Following reports claiming that phones of over 40 Indian journalists were hacked through Pegasus – a spying software developed by Israel's NSO – former Union Minister and the Chairperson of the parliamentary Standing Committee on Information Technology, Shashi Tharoor has demanded a independent probe into the matter.
In an exclusive interview with The Quint, Dr Tharoor said, "It is becoming clear that perhaps there is a need for an independent enquiry headed by a Supreme Court judge who would have the power not just to summon witnesses, but also to weigh the evidence in a judicial manner."
What do these allegations mean?
It is a matter of concern because obviously in our country, we are a democracy, there is freedom of expression, you don't expect the government to be interfering with journalists doing their duty. Second, we know that apparently more details are scheduled to emerge tomorrow in which politicians, ministers and even constitutional authorities, also seem to have been surveilled. This raises some serious questions about how the people who deployed the software were operating. I don't know if the government has acknowledged any responsibility for doing so. NSO, that sells the software, claims they only sell it to vetted governments. So, the question that comes up is whether the government of India did this or whether a foreign government is tapping Indian phones.
Under what circumstances can snooping be permitted?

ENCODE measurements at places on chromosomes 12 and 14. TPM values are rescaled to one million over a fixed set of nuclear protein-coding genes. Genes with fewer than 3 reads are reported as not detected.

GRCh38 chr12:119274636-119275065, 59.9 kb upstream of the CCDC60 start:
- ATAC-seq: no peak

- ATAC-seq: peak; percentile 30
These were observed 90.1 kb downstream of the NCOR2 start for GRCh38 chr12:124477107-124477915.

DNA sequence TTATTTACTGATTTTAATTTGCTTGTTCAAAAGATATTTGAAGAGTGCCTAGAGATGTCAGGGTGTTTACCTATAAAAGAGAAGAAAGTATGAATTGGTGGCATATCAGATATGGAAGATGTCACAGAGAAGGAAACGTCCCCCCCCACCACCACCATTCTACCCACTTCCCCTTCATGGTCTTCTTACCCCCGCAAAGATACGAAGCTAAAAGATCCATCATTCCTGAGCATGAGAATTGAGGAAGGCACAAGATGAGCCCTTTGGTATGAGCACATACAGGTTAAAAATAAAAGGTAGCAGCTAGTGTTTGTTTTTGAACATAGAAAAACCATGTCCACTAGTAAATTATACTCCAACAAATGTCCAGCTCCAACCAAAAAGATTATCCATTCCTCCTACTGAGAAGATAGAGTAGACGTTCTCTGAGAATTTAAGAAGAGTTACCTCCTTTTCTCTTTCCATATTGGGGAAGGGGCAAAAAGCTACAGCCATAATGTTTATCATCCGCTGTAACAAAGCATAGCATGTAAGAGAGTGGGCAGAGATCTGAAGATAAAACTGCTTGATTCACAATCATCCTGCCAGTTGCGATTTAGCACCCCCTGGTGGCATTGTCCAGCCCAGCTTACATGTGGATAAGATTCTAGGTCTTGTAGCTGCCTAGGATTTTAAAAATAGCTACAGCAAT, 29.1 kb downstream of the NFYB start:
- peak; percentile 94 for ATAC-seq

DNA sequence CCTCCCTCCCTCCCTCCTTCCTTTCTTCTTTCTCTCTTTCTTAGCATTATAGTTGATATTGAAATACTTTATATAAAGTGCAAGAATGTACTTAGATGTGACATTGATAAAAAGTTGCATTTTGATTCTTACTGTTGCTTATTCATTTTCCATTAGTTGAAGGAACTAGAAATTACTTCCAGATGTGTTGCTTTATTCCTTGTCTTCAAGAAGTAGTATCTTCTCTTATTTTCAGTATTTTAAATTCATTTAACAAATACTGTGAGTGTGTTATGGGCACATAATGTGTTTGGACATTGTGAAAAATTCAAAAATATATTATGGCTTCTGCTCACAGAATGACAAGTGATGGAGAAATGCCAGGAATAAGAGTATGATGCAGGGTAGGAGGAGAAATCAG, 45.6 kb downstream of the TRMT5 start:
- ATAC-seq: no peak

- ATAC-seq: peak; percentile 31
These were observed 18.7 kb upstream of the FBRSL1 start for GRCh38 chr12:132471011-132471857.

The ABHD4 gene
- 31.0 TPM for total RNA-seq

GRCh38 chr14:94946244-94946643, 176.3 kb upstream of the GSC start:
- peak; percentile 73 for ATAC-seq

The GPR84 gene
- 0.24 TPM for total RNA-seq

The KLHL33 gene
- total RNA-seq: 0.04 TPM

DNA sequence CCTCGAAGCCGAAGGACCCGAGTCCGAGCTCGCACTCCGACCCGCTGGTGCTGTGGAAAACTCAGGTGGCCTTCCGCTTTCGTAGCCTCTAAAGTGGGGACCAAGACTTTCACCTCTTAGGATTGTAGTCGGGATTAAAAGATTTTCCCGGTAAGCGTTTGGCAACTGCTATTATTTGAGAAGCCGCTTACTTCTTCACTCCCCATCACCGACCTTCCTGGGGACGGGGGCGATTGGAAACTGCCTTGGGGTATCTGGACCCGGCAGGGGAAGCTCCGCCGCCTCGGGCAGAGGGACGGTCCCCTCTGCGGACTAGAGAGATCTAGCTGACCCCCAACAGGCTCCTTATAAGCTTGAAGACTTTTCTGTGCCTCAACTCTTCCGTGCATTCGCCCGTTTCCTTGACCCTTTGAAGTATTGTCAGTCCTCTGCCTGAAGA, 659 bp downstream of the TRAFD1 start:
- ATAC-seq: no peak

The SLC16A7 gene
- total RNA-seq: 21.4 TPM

The exceptions are of national security, sovereignty of India, relations with friendly states, the usual stuff we've seen, even going up to Article 19 (1) of the constitution. Those exceptions are in any case a formal procedure under which the Home Secretary with a committee has to approve this and then within a certain number of months that has to go before a review committee and then the surveillance can continue for more than two years. Explicitly, under section 43 of the act, hacking is expressly forbidden. So, if Pegasus was deployed on the phones of journalists and so on, that almost certainly would be illegal. And if that's the case, consequences should follow.
How will the Standing Committee on IT approach this?
We've had discussions on this when the Pegasus story broke two years ago for the first time and the Citizen's lab in Toronto notified some people in India that their phones may have been compromised. Those people wrote to me and I summoned some representatives of the victims as well as the ministries concerned –Home, IT and so on.
No one was prepared to concede that they had actually deployed this software even under the official national security exemptions that could be permitted. So, we had kind-of reached a dead-end there. This is now a fresh bit of evidence. I think it's becoming increasingly clear that there is a case for an independent enquiry.